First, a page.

By Michelle Durham
PHILADELPHIA (CBS) - The Food and Drug Administration has issued new guidelines for food manufacturers. Foods that are labeled "gluten-free" can no longer contain more than 20 parts per million of gluten.
These guidelines are voluntary, not mandatory, but those in the Celiac community and those who serve them hope it will pave the way for more accurate food labeling.
"What the food labeling does is that it gives members of our community confidence that when a food manufacturer is making a gluten-free claim...they can eat," says Alice Bast, President and CEO of the National Foundation for Celiac Awareness based in Ambler, Montgomery County.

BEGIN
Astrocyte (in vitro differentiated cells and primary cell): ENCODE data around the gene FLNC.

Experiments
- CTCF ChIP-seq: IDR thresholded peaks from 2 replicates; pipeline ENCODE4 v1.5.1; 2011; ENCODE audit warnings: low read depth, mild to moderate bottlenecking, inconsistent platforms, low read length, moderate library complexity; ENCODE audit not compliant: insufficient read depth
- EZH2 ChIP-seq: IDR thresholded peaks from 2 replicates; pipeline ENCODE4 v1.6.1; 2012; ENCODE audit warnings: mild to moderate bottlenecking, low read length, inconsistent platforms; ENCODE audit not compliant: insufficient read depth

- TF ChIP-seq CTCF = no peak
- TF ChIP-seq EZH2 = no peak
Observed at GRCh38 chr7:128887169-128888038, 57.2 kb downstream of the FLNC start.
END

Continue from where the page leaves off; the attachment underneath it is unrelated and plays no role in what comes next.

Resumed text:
Officials at facilities who cater to thousands of visitors are constantly mindful to the plight of those with food sensitivities. Carrie Basta is the spokesperson for Dorney Park and she says information is key to the safety of their guests:
"We actually have a chef and food team management who go through all the products we use at every location -- go through all the labels of where that product comes from. Then we have a stand by stand list on our website with information as to what the potential allergy issues are."
Bast says the consequences of eating gluten can be devastating for those with Celiac:
"If someone with Celiac disease has anything with over 20 parts per million, it sets off an auto immune reaction, and leads to long-term health consequences such as cancer and even reproductive health issues."
While Bast hopes more manufacturers will follow the guidelines, she reminds those with Celiac to remain vigilant about reading food labels.
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